MIAMI/NAPLES, Fla. - Irma began leaving Cuba on its approach to the southwest coast of Florida, its sights now set on cities like Naples, Fort Myers and Tampa.
While that takes Irma's dangerous winds and storm surge farther from Miami, the most populated urban area in the south of the state, it leaves exposed the vulnerable Florida Keys and some of the most flood prone areas of Florida's Gulf coast.
Southwest Florida has traditionally been an affluent retreat for retirees, so-called 'snowbirds' from up north, but in recent years they have attracted young immigrants, including many Hispanics, some who works in the agricultural fields of Collier County.
On Saturday, streets were deserted and residents were busy putting up shutters or nailing plywood to their home exteriors.
Ironically, Univision News correspondent Damià Bonmatí, who arrived in Naples at noon on Saturday, said many cars were fleeing from the city in the direction of Miami. "They are telling us that there is no gas and everything is closed," Bonmatí reported.
Co-founded by a Confederate general, John Stuart Williams, some 42 percent of Naples 20,000 residents are age 65 or higher, according to Forbes magazine list of 25 top places to retire rich. The area claims to have more golf clubs per capita than anywhere in the United States. The average home price is $520,000. President Donald Trump won the 2016 election by 26 percentage points (62%-36%) in Collier County, where registered Republicans outnumber Democrats by 2:1.
Southwest Florida is one of the fastest growing areas in one of the fastest growing states, according to the latest census estimate in March. The region has 1.2 million inhabitants, of which 25 percent are over 65, according to the Southwest Florida Economic Development Alliance. The area also welcomes many tourists attracted by some of Florida's most unspoiled beaches.
The other side of the coin is Immokalee, an agricultural community producing tomatoes, where 70 percent of the population is Hispanic, many of whom are poor undocumented.
Further north of Naples and Fort Myers is the Tampa-St.Petersburg-Clearwater metropolitan area with a population of three million, according to the census. It is the fourth fastest growing metropolitan area in the United States. Part of the growth in Tampa is due to the arrival of Latino emigrants, including a large Mexican population and recent refugees from the economic crisis of Puerto Rico.
Tampa is according to experts one of the most vulnerable areas of the United States to floods and damage from the direct impact of a hurricane. A Boston consultancy, CoreLogic, wrote a report estimating that the region would lose $175 billion if hit by a hurricane the size of Katrina. A World Bank study also found that Tampa Bay is one of the top 10 flood risk areas in the world. Almost 30 percent of Tampa Bay residents live in high-risk areas.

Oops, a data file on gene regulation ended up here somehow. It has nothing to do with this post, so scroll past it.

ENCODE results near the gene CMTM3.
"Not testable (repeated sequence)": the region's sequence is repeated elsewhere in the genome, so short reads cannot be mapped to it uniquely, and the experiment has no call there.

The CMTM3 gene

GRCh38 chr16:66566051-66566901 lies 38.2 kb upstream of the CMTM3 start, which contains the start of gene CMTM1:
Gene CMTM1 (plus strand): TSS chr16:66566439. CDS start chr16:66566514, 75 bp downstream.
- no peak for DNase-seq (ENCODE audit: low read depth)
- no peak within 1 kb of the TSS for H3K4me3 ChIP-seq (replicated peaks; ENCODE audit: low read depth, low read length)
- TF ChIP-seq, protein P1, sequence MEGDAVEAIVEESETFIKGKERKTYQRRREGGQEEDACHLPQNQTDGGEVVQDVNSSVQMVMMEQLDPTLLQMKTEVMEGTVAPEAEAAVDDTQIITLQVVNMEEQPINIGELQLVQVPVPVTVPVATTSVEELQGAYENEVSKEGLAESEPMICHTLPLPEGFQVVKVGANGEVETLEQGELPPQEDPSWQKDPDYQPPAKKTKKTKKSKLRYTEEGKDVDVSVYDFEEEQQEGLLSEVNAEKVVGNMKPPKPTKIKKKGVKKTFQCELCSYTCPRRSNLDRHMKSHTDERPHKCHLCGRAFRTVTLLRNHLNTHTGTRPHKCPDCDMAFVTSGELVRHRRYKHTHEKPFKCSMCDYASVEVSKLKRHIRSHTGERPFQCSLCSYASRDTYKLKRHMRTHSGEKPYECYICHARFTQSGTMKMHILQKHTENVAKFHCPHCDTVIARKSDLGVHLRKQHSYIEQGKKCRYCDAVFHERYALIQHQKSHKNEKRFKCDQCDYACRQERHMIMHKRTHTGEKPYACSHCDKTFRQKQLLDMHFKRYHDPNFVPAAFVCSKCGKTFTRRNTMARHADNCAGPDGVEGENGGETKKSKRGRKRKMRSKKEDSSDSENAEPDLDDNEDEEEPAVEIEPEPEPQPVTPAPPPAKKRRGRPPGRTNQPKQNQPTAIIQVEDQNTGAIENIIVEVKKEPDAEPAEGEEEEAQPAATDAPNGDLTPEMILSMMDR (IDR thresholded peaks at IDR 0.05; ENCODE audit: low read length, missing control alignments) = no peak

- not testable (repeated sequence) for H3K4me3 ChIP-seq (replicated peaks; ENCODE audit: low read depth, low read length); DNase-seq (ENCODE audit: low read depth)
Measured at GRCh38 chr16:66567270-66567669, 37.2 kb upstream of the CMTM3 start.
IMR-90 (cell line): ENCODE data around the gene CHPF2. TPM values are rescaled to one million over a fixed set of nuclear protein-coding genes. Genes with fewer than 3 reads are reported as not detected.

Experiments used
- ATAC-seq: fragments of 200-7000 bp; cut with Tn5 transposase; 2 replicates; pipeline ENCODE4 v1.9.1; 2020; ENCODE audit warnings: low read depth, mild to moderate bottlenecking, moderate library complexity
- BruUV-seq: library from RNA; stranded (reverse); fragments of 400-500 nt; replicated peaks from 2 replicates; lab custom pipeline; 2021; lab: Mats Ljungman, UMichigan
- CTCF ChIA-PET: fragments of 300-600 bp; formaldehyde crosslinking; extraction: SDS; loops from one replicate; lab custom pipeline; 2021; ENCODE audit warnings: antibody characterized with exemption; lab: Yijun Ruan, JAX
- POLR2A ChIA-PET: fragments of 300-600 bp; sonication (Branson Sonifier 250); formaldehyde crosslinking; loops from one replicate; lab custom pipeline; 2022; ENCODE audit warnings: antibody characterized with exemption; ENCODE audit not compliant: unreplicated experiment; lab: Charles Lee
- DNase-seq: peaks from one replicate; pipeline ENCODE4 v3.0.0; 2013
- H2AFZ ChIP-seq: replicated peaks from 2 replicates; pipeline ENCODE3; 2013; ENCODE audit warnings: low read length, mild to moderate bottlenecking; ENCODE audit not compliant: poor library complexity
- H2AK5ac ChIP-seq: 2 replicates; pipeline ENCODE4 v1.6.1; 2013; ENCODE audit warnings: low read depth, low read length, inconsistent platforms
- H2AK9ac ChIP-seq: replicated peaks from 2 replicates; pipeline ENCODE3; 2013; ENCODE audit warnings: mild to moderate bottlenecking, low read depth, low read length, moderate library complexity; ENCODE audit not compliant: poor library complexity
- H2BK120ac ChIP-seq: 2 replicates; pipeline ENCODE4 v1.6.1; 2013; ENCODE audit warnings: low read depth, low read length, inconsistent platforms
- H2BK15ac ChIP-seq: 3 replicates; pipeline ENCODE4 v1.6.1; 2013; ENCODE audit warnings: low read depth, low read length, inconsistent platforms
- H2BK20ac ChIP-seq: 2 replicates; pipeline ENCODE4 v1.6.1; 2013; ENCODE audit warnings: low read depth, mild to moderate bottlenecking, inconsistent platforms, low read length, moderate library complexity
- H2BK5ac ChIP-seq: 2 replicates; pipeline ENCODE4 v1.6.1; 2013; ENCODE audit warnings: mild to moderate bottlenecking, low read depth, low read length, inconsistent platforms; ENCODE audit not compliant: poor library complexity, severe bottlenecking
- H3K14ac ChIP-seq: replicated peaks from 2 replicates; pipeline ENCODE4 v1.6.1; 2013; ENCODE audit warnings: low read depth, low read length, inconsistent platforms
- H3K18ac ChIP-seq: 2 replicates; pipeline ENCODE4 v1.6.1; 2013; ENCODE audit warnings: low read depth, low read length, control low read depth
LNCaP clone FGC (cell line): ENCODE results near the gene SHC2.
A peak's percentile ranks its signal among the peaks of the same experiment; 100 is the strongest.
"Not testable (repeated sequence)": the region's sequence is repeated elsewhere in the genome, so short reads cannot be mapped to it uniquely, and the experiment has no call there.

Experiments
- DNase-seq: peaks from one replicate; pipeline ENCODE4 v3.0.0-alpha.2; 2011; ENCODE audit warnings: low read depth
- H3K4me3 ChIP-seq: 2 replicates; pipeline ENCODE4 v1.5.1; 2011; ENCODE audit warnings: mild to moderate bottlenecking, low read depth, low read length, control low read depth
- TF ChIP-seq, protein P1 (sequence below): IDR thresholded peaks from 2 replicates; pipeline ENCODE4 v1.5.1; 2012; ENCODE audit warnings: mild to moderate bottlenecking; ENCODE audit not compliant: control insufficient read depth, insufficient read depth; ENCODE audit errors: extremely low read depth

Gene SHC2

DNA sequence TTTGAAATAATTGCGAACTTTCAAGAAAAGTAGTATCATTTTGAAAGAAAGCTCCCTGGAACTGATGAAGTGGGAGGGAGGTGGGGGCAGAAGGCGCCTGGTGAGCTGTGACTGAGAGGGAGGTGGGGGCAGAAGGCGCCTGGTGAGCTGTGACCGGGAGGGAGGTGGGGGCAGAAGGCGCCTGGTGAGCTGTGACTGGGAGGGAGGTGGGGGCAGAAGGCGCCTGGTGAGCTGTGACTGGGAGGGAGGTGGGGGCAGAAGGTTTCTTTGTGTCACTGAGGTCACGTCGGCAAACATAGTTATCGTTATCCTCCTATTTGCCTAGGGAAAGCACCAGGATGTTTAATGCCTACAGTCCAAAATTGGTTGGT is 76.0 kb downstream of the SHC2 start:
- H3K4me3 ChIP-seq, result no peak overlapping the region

The Tampa Bay region has not suffered a direct impact from a Category 3 or greater hurricane in nearly a century. National Hurricane Center spokesman Dennis Feltgen said that when Tampa was hit by a major storm known as Hurricane Tarpon Springs in 1921 its population was only 10,000 people. According to National Weather Service model it caused storm surge of 9 -11 feet.
"Tampa Bay doesn't get hit very often by hurricanes," according to Jeff Masters, meterology director at the Weather Underground.. "The city faces the ocean to the west, and the prevailing east-to-west trade winds at that latitude make it uncommon for a storm to make a direct hit on the west coast of Florida from the ocean," he added. "The large expanse of shallow continental shelf waters offshore from Tampa Bay (less than 300 feet deep out to 90 miles offshore) is conducive for allowing large storm surges to build."
The Great Gale of 1848, the most violent hurricane in Tampa's history, a Category 3 or 4 hurricane with 115 - 135 mph winds, caused a 15-foot storm surge in what is now downtown Tampa. The last time Tampa suffered a direct hit by any hurricane was 1946, when a Category 1 storm came up through the bay.
Susan Glickman, an environmental activist, left her home in St. Petersburg Beach on Saturday and headed to a hotel in downtown Tampa. "I've done what I can," she told Univision News. It was "a really long time" since she recalled Tampa facing a major storm threat, not since 1960 when Donna came close, and Elena in 1985. "This storm is appearing to be the worst case scenario," she said.
She was also worried about her sister Nancy and her brother-in-law Tom went to look after his 90-year-old father in Cape Coral, where Irma eye is projected to make landfall. "I told her (Nancy) 100 times to get in the car and come north, but they want to stay there," she said.
Low lying South Tampa, where Glickman grew up, was especially at risk, she said. "It does not take much water to flood, the streets get terrible and that's just when it rains."
Fernando Peinado and David Adams reported from Miami and Damià Bonmatí from Naples.